Behavior Genetics

, Volume 47, Issue 3, pp 265–277 | Cite as

Genetic and Environmental Structure of DSM-IV Criteria for Antisocial Personality Disorder: A Twin Study

  • Tom Rosenström
  • Eivind Ystrom
  • Fartein Ask Torvik
  • Nikolai Olavi Czajkowski
  • Nathan A. Gillespie
  • Steven H. Aggen
  • Robert F. Krueger
  • Kenneth S. Kendler
  • Ted Reichborn-Kjennerud
Original Research


Results from previous studies on DSM-IV and DSM-5 Antisocial Personality Disorder (ASPD) have suggested that the construct is etiologically multidimensional. To our knowledge, however, the structure of genetic and environmental influences in ASPD has not been examined using an appropriate range of biometric models and diagnostic interviews. The 7 ASPD criteria (section A) were assessed in a population-based sample of 2794 Norwegian twins by a structured interview for DSM-IV personality disorders. Exploratory analyses were conducted at the phenotypic level. Multivariate biometric models, including both independent and common pathways, were compared. A single phenotypic factor was found, and the best-fitting biometric model was a single-factor common pathway model, with common-factor heritability of 51% (95% CI 40–67%). In other words, both genetic and environmental correlations between the ASPD criteria could be accounted for by a single common latent variable. The findings support the validity of ASPD as a unidimensional diagnostic construct.


Unidimensionality Common pathway Multivariate biometric model Psychometrics Diagnostics 



We acknowledge funding from the US National Institutes of Health and National Institute on Drug Abuse (1R01DA037558-01A1), the Research Council of Norway (226985), the Norwegian Foundation for Health and Rehabilitation, the Norwegian Council for Mental Health, and the European Commission under the program “Quality of Life and Management of the Living Resources” of the Fifth Framework Program (QLG2-CT-2002-01254). THR had full access to all the data in this study and takes responsibility for the integrity of the data and the accuracy of the data analysis. The funding sources had no role in the design and conduct of the study; collection, management, analysis, and interpretation of the data; preparation, review, or approval of the manuscript; and decision to submit the manuscript for publication.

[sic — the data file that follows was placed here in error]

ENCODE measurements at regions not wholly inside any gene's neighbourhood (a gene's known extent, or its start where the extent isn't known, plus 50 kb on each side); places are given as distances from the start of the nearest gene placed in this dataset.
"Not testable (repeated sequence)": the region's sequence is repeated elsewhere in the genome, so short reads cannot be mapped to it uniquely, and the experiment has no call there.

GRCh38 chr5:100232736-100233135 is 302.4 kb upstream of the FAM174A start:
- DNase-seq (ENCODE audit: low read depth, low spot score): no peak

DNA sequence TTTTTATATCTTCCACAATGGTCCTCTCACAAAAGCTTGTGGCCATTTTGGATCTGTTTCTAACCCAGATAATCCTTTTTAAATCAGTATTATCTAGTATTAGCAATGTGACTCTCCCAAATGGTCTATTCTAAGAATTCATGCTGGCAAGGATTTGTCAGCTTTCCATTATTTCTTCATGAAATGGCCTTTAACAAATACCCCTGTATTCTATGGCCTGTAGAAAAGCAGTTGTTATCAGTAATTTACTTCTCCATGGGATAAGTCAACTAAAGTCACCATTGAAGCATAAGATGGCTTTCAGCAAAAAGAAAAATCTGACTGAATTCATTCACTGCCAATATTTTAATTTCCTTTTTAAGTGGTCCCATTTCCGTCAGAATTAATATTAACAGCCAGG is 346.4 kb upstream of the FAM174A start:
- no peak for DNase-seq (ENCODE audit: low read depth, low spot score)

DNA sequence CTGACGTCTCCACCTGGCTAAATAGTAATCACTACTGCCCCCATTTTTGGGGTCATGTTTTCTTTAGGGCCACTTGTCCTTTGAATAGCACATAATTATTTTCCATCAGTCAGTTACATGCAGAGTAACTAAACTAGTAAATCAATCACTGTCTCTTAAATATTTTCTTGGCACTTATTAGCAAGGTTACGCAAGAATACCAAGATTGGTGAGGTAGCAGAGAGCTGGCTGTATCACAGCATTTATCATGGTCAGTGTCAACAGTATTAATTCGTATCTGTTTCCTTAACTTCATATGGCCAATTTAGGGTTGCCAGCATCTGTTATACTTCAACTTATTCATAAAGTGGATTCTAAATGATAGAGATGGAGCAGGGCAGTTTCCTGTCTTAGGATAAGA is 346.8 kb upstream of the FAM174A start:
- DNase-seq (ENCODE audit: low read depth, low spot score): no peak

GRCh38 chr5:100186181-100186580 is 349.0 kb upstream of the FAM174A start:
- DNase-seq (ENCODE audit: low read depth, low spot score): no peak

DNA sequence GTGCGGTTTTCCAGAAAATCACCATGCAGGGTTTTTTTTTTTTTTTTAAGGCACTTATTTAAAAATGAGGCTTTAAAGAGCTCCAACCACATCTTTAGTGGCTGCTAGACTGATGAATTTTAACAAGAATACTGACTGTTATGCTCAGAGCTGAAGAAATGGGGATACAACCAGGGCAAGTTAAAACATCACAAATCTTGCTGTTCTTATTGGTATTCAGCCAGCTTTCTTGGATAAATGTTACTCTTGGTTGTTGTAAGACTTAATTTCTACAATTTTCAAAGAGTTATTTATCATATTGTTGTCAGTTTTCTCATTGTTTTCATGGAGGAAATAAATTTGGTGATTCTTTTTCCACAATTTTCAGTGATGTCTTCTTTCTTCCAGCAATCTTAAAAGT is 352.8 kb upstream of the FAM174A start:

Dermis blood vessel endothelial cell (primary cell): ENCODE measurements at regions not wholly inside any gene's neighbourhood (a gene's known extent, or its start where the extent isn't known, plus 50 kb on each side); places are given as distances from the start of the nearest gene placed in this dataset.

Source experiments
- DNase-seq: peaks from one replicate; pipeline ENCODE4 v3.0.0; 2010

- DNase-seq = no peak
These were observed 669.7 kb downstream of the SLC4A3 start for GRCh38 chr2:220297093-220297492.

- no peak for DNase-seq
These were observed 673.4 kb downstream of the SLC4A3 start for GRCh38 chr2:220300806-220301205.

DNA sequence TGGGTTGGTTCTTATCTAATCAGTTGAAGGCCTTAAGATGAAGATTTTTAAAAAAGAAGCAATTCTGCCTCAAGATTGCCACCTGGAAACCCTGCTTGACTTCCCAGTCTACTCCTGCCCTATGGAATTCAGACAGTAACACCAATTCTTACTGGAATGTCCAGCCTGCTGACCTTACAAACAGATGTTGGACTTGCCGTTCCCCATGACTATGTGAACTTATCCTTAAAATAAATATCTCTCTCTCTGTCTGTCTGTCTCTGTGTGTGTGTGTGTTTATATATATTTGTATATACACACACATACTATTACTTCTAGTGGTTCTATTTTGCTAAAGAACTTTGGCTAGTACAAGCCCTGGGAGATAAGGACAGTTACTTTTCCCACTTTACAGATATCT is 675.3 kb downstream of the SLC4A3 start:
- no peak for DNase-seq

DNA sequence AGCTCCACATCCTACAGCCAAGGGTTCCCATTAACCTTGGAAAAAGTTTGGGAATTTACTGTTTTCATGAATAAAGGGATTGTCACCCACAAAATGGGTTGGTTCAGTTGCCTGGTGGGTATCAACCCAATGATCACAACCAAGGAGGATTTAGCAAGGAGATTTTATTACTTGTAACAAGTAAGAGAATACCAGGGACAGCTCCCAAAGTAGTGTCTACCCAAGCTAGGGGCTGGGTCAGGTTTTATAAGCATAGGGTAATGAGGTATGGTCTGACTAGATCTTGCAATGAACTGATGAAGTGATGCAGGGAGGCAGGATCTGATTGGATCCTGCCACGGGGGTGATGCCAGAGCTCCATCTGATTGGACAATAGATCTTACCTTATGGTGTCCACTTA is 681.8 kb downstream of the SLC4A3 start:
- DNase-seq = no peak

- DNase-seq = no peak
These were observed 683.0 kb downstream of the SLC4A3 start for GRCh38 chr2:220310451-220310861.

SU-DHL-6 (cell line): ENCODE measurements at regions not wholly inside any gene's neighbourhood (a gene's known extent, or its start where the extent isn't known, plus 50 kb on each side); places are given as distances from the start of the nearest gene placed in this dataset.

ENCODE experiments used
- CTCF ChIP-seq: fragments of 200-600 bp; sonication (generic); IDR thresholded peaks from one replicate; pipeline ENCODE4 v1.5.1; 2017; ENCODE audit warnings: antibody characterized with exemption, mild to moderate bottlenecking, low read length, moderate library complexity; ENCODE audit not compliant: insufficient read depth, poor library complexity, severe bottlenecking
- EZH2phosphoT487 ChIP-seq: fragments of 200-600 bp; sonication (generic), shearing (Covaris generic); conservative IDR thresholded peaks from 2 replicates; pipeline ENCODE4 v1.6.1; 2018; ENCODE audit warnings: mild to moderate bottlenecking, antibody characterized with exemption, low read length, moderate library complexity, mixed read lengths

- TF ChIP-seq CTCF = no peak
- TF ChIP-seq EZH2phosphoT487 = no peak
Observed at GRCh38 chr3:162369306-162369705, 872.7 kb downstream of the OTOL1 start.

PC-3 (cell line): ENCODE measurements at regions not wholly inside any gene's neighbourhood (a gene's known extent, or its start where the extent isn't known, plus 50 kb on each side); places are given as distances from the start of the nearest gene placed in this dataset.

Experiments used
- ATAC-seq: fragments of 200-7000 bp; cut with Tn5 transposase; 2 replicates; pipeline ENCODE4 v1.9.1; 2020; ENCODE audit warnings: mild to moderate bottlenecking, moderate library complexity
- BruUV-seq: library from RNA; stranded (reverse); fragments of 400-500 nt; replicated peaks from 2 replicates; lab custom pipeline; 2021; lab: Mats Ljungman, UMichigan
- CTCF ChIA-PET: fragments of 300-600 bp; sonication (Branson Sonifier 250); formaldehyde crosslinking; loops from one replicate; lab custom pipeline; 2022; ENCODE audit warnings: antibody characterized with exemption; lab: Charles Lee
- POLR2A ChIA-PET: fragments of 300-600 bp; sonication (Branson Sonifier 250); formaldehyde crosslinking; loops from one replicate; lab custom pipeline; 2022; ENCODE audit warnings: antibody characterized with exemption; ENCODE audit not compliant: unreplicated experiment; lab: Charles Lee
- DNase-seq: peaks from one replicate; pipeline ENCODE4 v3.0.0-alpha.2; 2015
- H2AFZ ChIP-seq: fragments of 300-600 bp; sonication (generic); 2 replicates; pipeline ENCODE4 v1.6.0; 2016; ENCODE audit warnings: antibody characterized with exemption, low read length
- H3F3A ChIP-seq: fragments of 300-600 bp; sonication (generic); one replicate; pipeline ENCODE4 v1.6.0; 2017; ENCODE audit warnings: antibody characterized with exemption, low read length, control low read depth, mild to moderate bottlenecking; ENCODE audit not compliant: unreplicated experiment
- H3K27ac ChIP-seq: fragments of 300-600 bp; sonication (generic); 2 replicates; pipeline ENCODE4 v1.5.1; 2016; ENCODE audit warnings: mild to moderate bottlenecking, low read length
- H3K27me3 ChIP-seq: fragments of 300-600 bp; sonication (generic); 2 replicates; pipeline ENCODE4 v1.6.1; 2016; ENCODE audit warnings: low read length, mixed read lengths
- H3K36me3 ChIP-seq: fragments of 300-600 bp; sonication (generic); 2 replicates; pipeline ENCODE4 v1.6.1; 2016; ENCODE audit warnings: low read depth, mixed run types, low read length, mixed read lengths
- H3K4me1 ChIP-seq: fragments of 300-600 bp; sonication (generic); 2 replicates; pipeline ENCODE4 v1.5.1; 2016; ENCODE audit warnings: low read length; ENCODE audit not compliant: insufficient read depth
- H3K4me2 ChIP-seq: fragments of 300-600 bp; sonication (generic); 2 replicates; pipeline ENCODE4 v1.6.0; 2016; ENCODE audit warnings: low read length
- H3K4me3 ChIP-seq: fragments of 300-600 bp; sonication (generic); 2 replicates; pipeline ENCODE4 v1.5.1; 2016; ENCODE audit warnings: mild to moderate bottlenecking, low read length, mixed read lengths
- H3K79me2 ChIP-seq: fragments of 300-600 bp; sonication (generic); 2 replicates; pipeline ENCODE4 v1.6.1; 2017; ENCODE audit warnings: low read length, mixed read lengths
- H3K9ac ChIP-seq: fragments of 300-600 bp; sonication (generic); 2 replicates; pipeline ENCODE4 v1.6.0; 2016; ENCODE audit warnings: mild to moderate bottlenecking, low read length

Compliance with Ethical Standards

Conflict of interest

Tom Rosenström, Eivind Ystrom, Fartein Ask Torvik, Nikolai Olavi Czajkowski, Nathan A. Gillespie, Steven H. Aggen, Robert F. Krueger, Kenneth S. Kendler, Ted Reichborn-Kjennerud declare that they have no conflict of interest.

Ethical Approval

Approval was received from The Norwegian Data Inspectorate and the Regional Committee for Medical and Health Research Ethics, and written informed consent was obtained from all participants after a complete description of the study.

Human and Animal Rights

All procedures performed in studies involving human participants were in accordance with the ethical standards of the institutional and/or national research committee and with the 1964 Helsinki declaration and its later amendments or comparable ethical standards.

Informed Consent

Informed consent was obtained from all individual participants included in the study.

Supplementary material

10519_2016_9833_MOESM1_ESM.pdf (599 kb)
Supplementary material 1 (PDF 599 KB)


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Copyright information

© Springer Science+Business Media New York 2017

Authors and Affiliations

  • Tom Rosenström
    • 1
  • Eivind Ystrom
    • 1
    • 2
    • 3
  • Fartein Ask Torvik
    • 1
  • Nikolai Olavi Czajkowski
    • 1
    • 2
  • Nathan A. Gillespie
    • 4
  • Steven H. Aggen
    • 4
  • Robert F. Krueger
    • 5
  • Kenneth S. Kendler
    • 4
    • 6
    • 7
  • Ted Reichborn-Kjennerud
    • 1
    • 8
  1. 1.Department of Mental DisordersNorwegian Institute of Public HealthOsloNorway
  2. 2.Department of PsychologyUniversity of OsloOsloNorway
  3. 3.PharmacoEpidemiology and Drug Safety Research Group, School of PharmacyUniversity of OsloOsloNorway
  4. 4.Department of Psychiatry, Virginia Institute for Psychiatric and Behavioral GeneticsVirginia Commonwealth UniversityRichmondUSA
  5. 5.Department of PsychologyUniversity of MinnesotaMinneapolisUSA
  6. 6.Deparment of Human and Molecular GeneticsVirginia Commonwealth UniversityRichmondUSA
  7. 7.Department of PsychiatryVirginia Commonwealth UniversityRichmondUSA
  8. 8.Institute of Clinical MedicineUniversity of OsloOsloNorway

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